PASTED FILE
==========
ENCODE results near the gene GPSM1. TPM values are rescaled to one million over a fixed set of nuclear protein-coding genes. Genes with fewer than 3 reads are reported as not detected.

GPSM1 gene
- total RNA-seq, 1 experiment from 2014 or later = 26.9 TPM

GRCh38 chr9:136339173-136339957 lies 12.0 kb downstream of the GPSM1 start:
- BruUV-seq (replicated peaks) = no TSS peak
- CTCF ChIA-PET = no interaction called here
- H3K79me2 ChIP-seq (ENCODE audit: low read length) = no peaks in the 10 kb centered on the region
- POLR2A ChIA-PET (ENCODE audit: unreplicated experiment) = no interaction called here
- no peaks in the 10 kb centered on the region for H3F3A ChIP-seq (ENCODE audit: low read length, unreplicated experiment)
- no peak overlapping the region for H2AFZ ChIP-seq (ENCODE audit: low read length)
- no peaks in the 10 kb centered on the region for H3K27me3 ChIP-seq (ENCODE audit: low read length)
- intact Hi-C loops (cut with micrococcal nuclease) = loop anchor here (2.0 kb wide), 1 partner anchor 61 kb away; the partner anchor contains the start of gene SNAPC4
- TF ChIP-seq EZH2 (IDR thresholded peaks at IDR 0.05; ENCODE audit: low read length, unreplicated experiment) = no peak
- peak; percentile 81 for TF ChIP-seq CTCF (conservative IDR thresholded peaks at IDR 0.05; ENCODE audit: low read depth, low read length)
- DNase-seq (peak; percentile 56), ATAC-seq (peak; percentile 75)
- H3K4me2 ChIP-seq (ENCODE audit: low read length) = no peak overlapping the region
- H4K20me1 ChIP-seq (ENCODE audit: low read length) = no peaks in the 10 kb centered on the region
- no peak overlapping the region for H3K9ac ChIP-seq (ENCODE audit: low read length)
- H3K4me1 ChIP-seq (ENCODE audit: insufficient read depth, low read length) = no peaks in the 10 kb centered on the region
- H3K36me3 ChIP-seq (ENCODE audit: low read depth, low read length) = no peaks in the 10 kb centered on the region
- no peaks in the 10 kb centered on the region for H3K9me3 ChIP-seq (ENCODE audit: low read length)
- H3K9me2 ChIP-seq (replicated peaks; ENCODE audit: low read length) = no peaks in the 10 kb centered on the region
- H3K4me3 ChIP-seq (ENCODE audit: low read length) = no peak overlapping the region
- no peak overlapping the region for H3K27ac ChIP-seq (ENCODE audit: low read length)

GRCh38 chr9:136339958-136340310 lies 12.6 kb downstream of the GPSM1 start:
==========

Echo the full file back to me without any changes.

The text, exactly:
ENCODE results near the gene GPSM1. TPM values are rescaled to one million over a fixed set of nuclear protein-coding genes. Genes with fewer than 3 reads are reported as not detected.

GPSM1 gene
- total RNA-seq, 1 experiment from 2014 or later = 26.9 TPM

GRCh38 chr9:136339173-136339957 lies 12.0 kb downstream of the GPSM1 start:
- BruUV-seq (replicated peaks) = no TSS peak
- CTCF ChIA-PET = no interaction called here
- H3K79me2 ChIP-seq (ENCODE audit: low read length) = no peaks in the 10 kb centered on the region
- POLR2A ChIA-PET (ENCODE audit: unreplicated experiment) = no interaction called here
- no peaks in the 10 kb centered on the region for H3F3A ChIP-seq (ENCODE audit: low read length, unreplicated experiment)
- no peak overlapping the region for H2AFZ ChIP-seq (ENCODE audit: low read length)
- no peaks in the 10 kb centered on the region for H3K27me3 ChIP-seq (ENCODE audit: low read length)
- intact Hi-C loops (cut with micrococcal nuclease) = loop anchor here (2.0 kb wide), 1 partner anchor 61 kb away; the partner anchor contains the start of gene SNAPC4
- TF ChIP-seq EZH2 (IDR thresholded peaks at IDR 0.05; ENCODE audit: low read length, unreplicated experiment) = no peak
- peak; percentile 81 for TF ChIP-seq CTCF (conservative IDR thresholded peaks at IDR 0.05; ENCODE audit: low read depth, low read length)
- DNase-seq (peak; percentile 56), ATAC-seq (peak; percentile 75)
- H3K4me2 ChIP-seq (ENCODE audit: low read length) = no peak overlapping the region
- H4K20me1 ChIP-seq (ENCODE audit: low read length) = no peaks in the 10 kb centered on the region
- no peak overlapping the region for H3K9ac ChIP-seq (ENCODE audit: low read length)
- H3K4me1 ChIP-seq (ENCODE audit: insufficient read depth, low read length) = no peaks in the 10 kb centered on the region
- H3K36me3 ChIP-seq (ENCODE audit: low read depth, low read length) = no peaks in the 10 kb centered on the region
- no peaks in the 10 kb centered on the region for H3K9me3 ChIP-seq (ENCODE audit: low read length)
- H3K9me2 ChIP-seq (replicated peaks; ENCODE audit: low read length) = no peaks in the 10 kb centered on the region
- H3K4me3 ChIP-seq (ENCODE audit: low read length) = no peak overlapping the region
- no peak overlapping the region for H3K27ac ChIP-seq (ENCODE audit: low read length)

GRCh38 chr9:136339958-136340310 lies 12.6 kb downstream of the GPSM1 start: